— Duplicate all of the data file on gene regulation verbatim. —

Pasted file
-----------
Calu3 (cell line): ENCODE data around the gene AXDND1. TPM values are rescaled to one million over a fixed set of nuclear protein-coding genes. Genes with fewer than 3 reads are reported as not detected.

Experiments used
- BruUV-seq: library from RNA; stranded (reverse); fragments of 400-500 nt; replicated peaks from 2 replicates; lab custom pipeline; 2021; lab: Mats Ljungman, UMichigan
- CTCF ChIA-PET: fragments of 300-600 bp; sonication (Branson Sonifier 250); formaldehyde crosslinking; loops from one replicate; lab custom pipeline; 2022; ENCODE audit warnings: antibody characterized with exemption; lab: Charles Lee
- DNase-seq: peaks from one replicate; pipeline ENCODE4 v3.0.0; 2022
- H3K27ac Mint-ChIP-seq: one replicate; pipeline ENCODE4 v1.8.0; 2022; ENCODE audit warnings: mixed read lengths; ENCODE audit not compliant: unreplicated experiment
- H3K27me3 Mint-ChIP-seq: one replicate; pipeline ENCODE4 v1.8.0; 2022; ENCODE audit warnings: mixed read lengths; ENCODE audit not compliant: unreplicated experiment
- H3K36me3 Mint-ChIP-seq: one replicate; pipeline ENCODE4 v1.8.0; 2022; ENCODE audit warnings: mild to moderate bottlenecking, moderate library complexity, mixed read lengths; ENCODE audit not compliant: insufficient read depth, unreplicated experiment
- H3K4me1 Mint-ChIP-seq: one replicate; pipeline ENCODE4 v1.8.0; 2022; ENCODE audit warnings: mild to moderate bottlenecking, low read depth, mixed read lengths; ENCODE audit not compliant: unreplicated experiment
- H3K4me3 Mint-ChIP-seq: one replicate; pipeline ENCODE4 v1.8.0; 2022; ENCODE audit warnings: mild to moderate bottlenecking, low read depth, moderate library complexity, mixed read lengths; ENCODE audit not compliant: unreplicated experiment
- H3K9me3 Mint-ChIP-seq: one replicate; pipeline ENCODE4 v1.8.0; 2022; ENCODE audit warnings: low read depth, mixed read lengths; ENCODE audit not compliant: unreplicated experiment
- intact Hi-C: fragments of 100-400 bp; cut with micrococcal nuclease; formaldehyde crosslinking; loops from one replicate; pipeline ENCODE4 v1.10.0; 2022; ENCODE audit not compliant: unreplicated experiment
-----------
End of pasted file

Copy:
Calu3 (cell line): ENCODE data around the gene AXDND1. TPM values are rescaled to one million over a fixed set of nuclear protein-coding genes. Genes with fewer than 3 reads are reported as not detected.

Experiments used
- BruUV-seq: library from RNA; stranded (reverse); fragments of 400-500 nt; replicated peaks from 2 replicates; lab custom pipeline; 2021; lab: Mats Ljungman, UMichigan
- CTCF ChIA-PET: fragments of 300-600 bp; sonication (Branson Sonifier 250); formaldehyde crosslinking; loops from one replicate; lab custom pipeline; 2022; ENCODE audit warnings: antibody characterized with exemption; lab: Charles Lee
- DNase-seq: peaks from one replicate; pipeline ENCODE4 v3.0.0; 2022
- H3K27ac Mint-ChIP-seq: one replicate; pipeline ENCODE4 v1.8.0; 2022; ENCODE audit warnings: mixed read lengths; ENCODE audit not compliant: unreplicated experiment
- H3K27me3 Mint-ChIP-seq: one replicate; pipeline ENCODE4 v1.8.0; 2022; ENCODE audit warnings: mixed read lengths; ENCODE audit not compliant: unreplicated experiment
- H3K36me3 Mint-ChIP-seq: one replicate; pipeline ENCODE4 v1.8.0; 2022; ENCODE audit warnings: mild to moderate bottlenecking, moderate library complexity, mixed read lengths; ENCODE audit not compliant: insufficient read depth, unreplicated experiment
- H3K4me1 Mint-ChIP-seq: one replicate; pipeline ENCODE4 v1.8.0; 2022; ENCODE audit warnings: mild to moderate bottlenecking, low read depth, mixed read lengths; ENCODE audit not compliant: unreplicated experiment
- H3K4me3 Mint-ChIP-seq: one replicate; pipeline ENCODE4 v1.8.0; 2022; ENCODE audit warnings: mild to moderate bottlenecking, low read depth, moderate library complexity, mixed read lengths; ENCODE audit not compliant: unreplicated experiment
- H3K9me3 Mint-ChIP-seq: one replicate; pipeline ENCODE4 v1.8.0; 2022; ENCODE audit warnings: low read depth, mixed read lengths; ENCODE audit not compliant: unreplicated experiment
- intact Hi-C: fragments of 100-400 bp; cut with micrococcal nuclease; formaldehyde crosslinking; loops from one replicate; pipeline ENCODE4 v1.10.0; 2022; ENCODE audit not compliant: unreplicated experiment